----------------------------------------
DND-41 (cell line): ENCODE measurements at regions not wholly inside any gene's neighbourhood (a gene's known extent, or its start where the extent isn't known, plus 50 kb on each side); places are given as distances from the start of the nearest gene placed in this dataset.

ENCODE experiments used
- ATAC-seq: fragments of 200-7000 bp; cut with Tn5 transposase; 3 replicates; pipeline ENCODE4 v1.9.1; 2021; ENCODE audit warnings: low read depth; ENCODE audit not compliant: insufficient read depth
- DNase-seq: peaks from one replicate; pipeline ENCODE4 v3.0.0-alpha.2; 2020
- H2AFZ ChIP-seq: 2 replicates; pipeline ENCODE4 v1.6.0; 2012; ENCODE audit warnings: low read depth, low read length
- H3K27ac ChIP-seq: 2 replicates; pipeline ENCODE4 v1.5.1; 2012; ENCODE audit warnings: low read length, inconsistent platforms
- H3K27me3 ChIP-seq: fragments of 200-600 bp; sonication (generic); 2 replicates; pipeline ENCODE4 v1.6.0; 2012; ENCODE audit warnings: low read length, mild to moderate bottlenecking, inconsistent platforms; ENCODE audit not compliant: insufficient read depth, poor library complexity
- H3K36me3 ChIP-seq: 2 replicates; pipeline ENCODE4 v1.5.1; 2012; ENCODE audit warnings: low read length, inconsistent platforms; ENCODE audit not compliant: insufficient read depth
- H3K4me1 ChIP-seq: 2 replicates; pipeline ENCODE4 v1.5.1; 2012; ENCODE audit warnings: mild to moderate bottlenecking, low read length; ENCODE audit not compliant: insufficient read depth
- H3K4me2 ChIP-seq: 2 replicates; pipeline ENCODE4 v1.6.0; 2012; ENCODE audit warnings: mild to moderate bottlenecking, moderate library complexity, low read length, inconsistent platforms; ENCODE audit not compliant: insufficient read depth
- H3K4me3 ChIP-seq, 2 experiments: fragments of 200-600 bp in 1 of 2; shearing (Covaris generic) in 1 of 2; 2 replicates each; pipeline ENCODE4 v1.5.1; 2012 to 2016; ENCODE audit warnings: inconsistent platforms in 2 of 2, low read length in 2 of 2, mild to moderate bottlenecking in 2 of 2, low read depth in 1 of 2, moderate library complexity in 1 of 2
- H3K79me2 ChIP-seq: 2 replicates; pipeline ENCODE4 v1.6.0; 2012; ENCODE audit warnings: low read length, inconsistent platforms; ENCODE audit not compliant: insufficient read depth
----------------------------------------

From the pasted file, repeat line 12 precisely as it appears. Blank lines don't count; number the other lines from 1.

- H3K79me2 ChIP-seq: 2 replicates; pipeline ENCODE4 v1.6.0; 2012; ENCODE audit warnings: low read length, inconsistent platforms; ENCODE audit not compliant: insufficient read depth